I had a problem with loosing all signal when I approached the most selective position. Turns out I was loosing the signal coming out of the 4th IF. The negative bias from the pot on the selectivity control was cutting off the 6B8 tube as the control approached the left extreme. A small resistor across the control mitigated the problem by lowering the maximum bias to allow the tube to amplify. Until I find a better solution, the resistor will stay! Suggestions welcome!!!
Tweeter question. The schematic shows a 2 mfd crossover cap in series with the series connected tweeters. There is no capacitor on this radio. I thought maybe it was under the pedestal but there is none. When the tweeters are plugged in, there is a decided drop in volume on the 15" speaker as the tweeters load the output. The tap on the output was hooked up to the 19 ohm tap when I got the radio. I moved it to the 38 ohm tap which worked better with just the 15" in the circuit. I'm going to leave it on the 38 ohm tap but add the 2 mfd cap under the pedestal. Is this reasonable or is it usual for there not to be the cap in the circuit? It doesn't seem right to feed the tweeters all of the bass frequencies. Is it possible these tweeters were added later and they neglected to add the cap?
The 2 MFD cap is mounted on one of the tweeters. So the cap acts as a low frequency block to allow only higher frequencies to the two PM tweeter's 16 ohm voice coils, which voice coils are in series with the cap. Use a 2 mfd film cap with fairly high voltage reading, say 630 volts.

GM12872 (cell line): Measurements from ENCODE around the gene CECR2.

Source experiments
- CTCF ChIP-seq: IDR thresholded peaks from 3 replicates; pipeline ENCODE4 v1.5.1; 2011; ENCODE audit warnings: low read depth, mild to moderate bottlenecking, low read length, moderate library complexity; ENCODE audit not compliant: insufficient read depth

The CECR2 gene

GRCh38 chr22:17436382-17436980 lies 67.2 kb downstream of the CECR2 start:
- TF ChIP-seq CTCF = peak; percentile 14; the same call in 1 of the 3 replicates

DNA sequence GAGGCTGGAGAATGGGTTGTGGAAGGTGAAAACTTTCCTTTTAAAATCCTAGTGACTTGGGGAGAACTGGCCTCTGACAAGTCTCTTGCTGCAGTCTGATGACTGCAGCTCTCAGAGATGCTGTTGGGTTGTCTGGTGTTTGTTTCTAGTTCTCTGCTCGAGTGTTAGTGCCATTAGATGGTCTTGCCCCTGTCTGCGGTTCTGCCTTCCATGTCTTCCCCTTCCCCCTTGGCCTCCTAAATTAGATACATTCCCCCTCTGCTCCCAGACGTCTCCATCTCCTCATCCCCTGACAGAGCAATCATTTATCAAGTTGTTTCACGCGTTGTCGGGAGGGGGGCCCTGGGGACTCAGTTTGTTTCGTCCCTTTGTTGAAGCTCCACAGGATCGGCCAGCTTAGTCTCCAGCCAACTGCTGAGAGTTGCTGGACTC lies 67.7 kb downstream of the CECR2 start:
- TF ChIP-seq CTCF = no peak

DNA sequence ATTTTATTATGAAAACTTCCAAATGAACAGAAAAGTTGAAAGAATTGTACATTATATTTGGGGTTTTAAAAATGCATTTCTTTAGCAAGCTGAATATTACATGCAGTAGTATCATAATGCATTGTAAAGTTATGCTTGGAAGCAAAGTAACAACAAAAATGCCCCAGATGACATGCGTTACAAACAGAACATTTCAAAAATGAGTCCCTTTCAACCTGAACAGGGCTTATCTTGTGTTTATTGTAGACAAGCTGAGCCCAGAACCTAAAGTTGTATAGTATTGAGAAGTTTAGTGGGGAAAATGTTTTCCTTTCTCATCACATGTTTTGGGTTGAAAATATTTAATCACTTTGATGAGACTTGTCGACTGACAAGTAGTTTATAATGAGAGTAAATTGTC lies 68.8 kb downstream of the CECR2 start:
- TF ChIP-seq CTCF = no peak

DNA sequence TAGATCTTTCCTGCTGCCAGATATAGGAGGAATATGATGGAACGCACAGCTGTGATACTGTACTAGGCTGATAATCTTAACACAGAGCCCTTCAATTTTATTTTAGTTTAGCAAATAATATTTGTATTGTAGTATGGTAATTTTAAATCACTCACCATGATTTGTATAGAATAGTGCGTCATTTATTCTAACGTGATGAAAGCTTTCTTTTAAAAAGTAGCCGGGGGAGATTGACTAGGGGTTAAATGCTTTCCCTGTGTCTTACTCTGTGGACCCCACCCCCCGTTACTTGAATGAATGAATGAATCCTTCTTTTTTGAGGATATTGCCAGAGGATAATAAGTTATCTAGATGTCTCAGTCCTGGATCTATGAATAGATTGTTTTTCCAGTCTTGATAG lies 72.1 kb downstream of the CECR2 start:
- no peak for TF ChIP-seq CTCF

I have read mis-information that there was crossover in the 15 inch speaker pedestal - not true. The 2 pin tweeter socket is wired in parallel with the main speaker's 38 ohm voice coil. The output transformer is located in the the pedestal, however.
The 15 inch pedestal speaker (1937 to 1940) with its provision for plug-in tweeters, seems to have given way by 1941 to a flange mount with output transformer as the standard 38 ohm speaker, but with no provision for a plug in tweeter set. So by about 1941, to get tweeters for the Philly, one ordered the optional 4 unit high fidelity speaker system first developed in 1940 for the FM Phantom Deluxe. The 4 unit high fidelity speaker system is the same electronically for both the Philly and the Phantom Deluxe. The Phantom Deluxe sometimes had a 12 inch speaker rather than 15 inch, I suspect depending on the cabinet chosen. The crossover also had a small cable plug that fit a small receiver socket wired to the receiver band switch to activate the tweeters on FM band.